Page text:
A big “I” in marriage will not work! If you’re in it for selfish reasons and not for your love for another, then it’s all wrong. As much as people would like us to believe that hate is the opposite of love, I believe in marriage selfishness is. Selfishness eats up what love gives up. Sacrifice, expressed by self denial, is foundational for a healthy marriage: your comfort for the other’s and your burden for their ease.

In order for a marriage to work, you must check, more so, chuck, that is, get rid of your ego before you get to the altar. Because, as @TWH_PhD said, “Marriage involves SACRIFICE – that’s why the ceremony is performed at the ALTAR.” 

All jokes aside, you don’t need an elaborate wedding to have a magnificent marriage. What has happened to Ms. Kim and Mr. Kevin is unfortunate, though not shocking, but was preventable. A proper approach to marriage can lead anyone into happily, daily after.

For a well written and “on the money” blog on Ms. Kim and Mr. Kevin’s now infamous divorce – with tremendous insights on how to have a healthy marriage, read “A Hollywood Ending” by @TWH_PhD.

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4 thoughts on “When You’re Not Ready

  1. It’s funny…I’ve always been the type of person with an escape plan, an ego the size of a continent and always had reasons to leave than to stay, or found negativity in things. & then I fell in love…I’ve been engaged for some time now…and obviously no one’s perfect and we’re not either. We’re just two people in love..he says and does things that really get to me sometimes and we’ve been through a hard time with our families lately and there are times that we fight a lot, but I’m the type of person that agrees to disagree and he’s not. Believe me, I have 100 reasons to leave and perhaps just a couple for why I want in. But that’s just it, I want in…and once you make that decision you dont let anything get in the way of it. You work through your differences.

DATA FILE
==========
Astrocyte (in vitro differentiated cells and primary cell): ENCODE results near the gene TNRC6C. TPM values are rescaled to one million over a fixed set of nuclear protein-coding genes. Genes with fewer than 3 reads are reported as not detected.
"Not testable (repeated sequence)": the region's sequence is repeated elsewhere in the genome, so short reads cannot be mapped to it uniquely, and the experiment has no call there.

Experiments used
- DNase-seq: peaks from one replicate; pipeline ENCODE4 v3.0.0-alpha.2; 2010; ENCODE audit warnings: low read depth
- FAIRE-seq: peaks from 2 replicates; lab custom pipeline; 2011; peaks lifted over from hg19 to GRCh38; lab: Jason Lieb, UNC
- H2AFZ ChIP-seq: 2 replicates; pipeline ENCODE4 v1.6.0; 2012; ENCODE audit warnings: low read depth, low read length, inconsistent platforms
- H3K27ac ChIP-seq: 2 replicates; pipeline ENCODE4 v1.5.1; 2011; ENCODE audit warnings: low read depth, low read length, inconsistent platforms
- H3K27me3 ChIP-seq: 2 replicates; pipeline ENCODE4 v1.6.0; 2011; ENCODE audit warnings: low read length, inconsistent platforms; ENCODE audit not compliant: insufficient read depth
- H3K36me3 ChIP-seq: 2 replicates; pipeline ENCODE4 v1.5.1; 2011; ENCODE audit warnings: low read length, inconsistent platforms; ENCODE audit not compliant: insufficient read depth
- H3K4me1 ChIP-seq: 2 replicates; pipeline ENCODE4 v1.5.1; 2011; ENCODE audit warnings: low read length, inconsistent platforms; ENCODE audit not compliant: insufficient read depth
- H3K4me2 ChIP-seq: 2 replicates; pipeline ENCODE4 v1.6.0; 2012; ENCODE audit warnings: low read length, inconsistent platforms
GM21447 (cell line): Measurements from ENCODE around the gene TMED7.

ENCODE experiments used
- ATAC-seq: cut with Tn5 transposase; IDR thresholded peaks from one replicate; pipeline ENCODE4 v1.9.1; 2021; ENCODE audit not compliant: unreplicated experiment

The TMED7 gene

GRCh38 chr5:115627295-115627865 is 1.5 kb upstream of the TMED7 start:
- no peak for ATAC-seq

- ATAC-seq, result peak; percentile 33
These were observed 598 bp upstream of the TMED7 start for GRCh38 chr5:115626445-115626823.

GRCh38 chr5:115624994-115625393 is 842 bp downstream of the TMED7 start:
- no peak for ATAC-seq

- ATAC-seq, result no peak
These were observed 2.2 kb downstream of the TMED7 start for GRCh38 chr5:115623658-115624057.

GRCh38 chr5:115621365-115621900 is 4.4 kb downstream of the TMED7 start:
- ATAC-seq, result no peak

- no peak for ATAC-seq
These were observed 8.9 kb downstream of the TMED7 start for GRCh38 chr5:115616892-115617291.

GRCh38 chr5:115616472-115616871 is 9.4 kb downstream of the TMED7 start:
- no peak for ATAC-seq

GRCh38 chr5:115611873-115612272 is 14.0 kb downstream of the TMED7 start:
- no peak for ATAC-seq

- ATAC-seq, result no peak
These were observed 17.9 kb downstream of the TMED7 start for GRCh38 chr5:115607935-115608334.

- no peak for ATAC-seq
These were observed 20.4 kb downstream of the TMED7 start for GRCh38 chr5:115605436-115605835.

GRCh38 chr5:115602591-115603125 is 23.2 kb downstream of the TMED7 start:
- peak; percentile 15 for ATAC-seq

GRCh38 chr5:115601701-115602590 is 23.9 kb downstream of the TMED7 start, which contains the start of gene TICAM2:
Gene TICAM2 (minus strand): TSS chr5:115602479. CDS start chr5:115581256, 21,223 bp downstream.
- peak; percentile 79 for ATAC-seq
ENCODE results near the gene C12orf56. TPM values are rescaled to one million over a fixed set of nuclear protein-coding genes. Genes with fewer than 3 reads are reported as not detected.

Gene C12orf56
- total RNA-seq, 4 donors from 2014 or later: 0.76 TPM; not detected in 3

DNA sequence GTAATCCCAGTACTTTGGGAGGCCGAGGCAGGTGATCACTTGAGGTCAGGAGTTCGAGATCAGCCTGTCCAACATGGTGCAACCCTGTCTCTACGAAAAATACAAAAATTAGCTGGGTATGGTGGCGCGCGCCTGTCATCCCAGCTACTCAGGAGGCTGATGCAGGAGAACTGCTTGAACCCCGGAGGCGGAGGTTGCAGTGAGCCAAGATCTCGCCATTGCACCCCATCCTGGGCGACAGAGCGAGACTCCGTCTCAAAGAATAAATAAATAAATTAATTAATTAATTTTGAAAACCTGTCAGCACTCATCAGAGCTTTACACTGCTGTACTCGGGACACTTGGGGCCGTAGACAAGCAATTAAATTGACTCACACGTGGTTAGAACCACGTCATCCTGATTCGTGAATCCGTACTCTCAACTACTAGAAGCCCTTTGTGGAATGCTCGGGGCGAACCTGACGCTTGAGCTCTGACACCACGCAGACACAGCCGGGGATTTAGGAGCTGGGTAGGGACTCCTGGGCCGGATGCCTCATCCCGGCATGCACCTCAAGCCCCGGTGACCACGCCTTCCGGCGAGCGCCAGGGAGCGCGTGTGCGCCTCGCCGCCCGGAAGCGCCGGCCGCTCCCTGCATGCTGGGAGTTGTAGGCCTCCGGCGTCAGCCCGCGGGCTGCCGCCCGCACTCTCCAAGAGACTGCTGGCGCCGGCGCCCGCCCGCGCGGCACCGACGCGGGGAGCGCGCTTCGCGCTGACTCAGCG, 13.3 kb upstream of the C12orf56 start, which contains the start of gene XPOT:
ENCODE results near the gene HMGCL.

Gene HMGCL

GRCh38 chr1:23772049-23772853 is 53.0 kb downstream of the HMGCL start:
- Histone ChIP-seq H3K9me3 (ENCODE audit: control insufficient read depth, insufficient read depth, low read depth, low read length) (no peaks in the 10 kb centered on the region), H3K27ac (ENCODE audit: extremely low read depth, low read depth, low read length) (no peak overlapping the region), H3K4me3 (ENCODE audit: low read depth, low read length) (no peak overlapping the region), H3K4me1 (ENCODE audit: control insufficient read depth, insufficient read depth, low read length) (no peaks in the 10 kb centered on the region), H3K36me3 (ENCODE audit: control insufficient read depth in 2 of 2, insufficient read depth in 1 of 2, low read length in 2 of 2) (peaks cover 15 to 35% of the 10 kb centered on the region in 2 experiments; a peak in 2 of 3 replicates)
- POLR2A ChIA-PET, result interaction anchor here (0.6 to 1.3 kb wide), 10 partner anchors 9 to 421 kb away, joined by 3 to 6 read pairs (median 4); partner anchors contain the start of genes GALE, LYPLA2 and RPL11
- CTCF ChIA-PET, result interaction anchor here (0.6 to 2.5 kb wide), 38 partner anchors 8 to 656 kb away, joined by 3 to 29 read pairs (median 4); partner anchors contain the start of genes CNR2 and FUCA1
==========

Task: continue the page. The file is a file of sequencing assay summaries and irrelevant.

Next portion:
When leaving isn’t an option to you, you have to put your ego aside and learn to compromise. I know I have.

    I was rambling, wasn’t I? haha.

    • “When leaving isn’t an option to you, you have to put your ego aside and learn to compromise.” I couldn’t have said that better myself. (In fact, you should tweet it. If you don’t mind, I’d like to.)

      Well, you’re in a great place going towards a better place. How is that possible? You’re a young, single person (a great place) looking to get married (a better place)! The key thing is to go from great to better and not from great to bad.

      Marriage magnifies the difficulties of adating relationship. If you and your fiance can’t see eye to eye and “fight a lot”, it will be magnified many folds when you get married. Even the strongest pre-marital relationship find some hard patches because of disagreements and differences once married. One of the tools of seeing if your marriage will last past the arguments while you’re single is to ask yourself the question, “Can I take these disagreements times 10?” Marriage often reveal what people mask prior to getting married.